googled06bb313055e587a.html Rock N Roll Rehab for the Control Of Rock and Roll Starring Greg Piper and The Tooners: The Legend Of Lo Fon - Paid To Die

The Legend Of Lo Fon - Paid To Die

 Today, May 30, is the birthday of my late brother, Dwayne Earl Warner.

My late brother, Dwayne Warner, was a biker who worked as a bouncer at the Topanga Corral and the Sundance Saloon. It was working at these bars that he met the managers of the various bands that played there and through them eventually got hired as a bodyguard for the Sex Pistols’ 1978 tour of America.

Over the course of fifteen years I’d hear Dwayne tell his stories of being on the road and every time he’d tell someone new the stories would get more exaggerated, more exciting and a whole lot funnier. “You should write a book,” I’d repeatedly tell him. But Dwayne rarely read books and had no interest in writing one. He suggested I write it.

Dwayne would often nag me to draw pictures for him. Not just any picture but pictures depicting him in some fantasy pose such as a pirate or a western outlaw or a Roaring Twenties era gangster and always engaged in some tasteless and nefarious activity. The problem is that Dwayne would change his interests as often as he’d change his socks and I wouldn’t even have finished one picture before he wasn’t interested in that subject matter anymore and would insist I do a another, different drawing. Dwayne was also a terrible nag and I soon found that refusing to do any drawings was the best idea if I didn’t want to be nagged all the time. He also loved giving and receiving gifts but was not a gracious gift receiver and would let you know if he thought what you gave him wasn’t on par with a gift he had given you. It was more like doing a job for a boss than giving a gift to a friend.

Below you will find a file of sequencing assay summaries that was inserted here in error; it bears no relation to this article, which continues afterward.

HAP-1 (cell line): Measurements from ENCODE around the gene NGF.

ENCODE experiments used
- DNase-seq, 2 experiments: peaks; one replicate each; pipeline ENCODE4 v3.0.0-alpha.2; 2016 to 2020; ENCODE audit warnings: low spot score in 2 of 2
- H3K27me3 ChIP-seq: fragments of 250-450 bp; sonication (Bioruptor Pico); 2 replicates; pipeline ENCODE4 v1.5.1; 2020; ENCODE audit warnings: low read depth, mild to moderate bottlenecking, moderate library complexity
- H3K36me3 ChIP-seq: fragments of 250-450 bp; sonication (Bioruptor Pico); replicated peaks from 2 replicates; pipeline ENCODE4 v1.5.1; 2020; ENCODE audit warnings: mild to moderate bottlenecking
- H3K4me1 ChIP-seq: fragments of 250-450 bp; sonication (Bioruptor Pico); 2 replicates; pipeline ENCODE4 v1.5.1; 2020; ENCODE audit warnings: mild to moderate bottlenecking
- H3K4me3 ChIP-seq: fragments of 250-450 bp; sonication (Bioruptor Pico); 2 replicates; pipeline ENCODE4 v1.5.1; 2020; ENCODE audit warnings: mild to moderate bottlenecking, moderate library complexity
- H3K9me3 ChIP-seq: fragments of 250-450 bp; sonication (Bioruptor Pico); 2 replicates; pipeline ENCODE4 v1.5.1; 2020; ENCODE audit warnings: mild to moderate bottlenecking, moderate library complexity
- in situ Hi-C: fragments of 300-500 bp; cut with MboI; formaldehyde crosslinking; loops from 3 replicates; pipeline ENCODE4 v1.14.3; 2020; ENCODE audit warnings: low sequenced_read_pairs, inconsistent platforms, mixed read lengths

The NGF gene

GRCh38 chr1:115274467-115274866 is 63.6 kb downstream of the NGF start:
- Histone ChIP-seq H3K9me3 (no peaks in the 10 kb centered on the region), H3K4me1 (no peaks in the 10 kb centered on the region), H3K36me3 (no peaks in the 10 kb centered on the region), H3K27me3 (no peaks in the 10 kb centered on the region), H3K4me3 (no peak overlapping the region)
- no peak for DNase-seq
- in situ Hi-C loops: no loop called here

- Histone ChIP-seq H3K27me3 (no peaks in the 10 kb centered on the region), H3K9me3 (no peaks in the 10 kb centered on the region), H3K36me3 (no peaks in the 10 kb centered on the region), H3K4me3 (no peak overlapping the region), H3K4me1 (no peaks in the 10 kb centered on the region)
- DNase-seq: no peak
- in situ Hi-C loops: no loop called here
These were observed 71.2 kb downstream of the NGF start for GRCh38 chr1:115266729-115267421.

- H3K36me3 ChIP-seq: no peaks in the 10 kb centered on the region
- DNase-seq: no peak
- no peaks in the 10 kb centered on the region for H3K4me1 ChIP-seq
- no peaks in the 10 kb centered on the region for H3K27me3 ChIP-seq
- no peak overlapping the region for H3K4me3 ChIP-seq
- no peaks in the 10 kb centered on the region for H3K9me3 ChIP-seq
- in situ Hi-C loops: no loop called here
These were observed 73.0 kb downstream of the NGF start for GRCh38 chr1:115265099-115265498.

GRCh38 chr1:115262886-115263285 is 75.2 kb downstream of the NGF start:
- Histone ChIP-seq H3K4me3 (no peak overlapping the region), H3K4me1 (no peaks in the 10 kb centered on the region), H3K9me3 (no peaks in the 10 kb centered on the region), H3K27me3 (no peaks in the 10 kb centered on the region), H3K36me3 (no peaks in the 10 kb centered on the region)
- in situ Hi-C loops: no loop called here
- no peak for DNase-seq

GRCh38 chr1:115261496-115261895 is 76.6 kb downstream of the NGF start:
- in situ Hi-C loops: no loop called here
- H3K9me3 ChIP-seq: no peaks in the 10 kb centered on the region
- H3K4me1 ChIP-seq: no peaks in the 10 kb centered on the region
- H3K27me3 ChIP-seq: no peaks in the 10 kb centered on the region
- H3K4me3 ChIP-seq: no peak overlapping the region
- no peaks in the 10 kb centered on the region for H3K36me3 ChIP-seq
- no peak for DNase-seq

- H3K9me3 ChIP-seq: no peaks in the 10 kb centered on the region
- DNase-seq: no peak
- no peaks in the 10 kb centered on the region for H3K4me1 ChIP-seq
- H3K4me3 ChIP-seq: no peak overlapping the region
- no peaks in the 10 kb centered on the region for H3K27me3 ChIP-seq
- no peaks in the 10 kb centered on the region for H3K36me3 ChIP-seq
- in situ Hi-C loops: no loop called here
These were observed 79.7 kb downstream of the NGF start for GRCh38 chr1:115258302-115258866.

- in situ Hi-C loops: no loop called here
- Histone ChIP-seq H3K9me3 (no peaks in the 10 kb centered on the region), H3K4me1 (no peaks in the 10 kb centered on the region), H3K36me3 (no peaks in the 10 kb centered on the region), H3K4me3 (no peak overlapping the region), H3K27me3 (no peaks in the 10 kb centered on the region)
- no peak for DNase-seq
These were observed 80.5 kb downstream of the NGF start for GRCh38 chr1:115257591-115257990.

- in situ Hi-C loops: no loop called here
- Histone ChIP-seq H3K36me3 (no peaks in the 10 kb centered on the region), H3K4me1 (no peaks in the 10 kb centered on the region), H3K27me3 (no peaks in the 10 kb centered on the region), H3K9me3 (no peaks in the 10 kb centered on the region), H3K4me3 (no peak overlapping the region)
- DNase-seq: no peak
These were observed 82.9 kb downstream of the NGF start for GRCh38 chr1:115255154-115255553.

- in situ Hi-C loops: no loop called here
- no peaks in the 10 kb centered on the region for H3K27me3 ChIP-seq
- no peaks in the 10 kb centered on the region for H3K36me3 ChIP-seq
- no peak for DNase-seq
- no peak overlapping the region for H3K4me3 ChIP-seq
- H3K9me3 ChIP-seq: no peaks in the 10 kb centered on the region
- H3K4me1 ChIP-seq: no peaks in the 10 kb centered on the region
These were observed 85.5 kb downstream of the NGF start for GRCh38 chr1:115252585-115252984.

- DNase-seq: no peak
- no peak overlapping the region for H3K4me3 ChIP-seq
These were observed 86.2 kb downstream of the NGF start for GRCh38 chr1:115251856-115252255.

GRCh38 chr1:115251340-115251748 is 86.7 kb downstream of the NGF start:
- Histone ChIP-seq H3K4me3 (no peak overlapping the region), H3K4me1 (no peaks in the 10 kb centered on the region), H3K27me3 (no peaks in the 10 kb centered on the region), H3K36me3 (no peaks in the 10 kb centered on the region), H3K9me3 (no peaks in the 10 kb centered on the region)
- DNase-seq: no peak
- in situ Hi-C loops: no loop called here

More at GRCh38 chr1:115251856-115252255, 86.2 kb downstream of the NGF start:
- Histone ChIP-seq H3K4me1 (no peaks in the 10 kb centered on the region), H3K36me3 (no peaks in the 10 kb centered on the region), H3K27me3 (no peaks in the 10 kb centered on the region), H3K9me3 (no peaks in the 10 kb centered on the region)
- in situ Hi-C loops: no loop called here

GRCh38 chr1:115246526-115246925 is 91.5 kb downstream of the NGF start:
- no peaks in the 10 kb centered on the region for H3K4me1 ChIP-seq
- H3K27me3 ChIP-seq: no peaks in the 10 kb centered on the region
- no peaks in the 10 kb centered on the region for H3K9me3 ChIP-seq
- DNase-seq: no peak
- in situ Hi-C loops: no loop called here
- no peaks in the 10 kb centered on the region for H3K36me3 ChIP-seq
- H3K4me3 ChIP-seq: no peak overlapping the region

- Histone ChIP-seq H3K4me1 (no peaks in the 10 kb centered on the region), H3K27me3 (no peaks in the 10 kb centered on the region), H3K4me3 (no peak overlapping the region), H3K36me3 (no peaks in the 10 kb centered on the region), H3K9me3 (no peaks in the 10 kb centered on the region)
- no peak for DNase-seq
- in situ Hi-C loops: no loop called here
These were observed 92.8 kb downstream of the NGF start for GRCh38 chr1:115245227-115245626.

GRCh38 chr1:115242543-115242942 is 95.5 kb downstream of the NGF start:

One Christmas, I had since given up buying him birthday presents due to his ungrateful attitude, I decided to give him something unique and personal. Originality was always something by which he judged his gifts. He was almost never fully dressed when at home and would wear a black robe, his version of Hugh Hefner’s famous silk pajamas. I bought a very nice, very plush black robe and using fabric paint designed a logo incorporating his face and his monogram on it. This gift he actually seemed to appreciate although he never wore it as he didn’t want to fade out the image by having to wash it.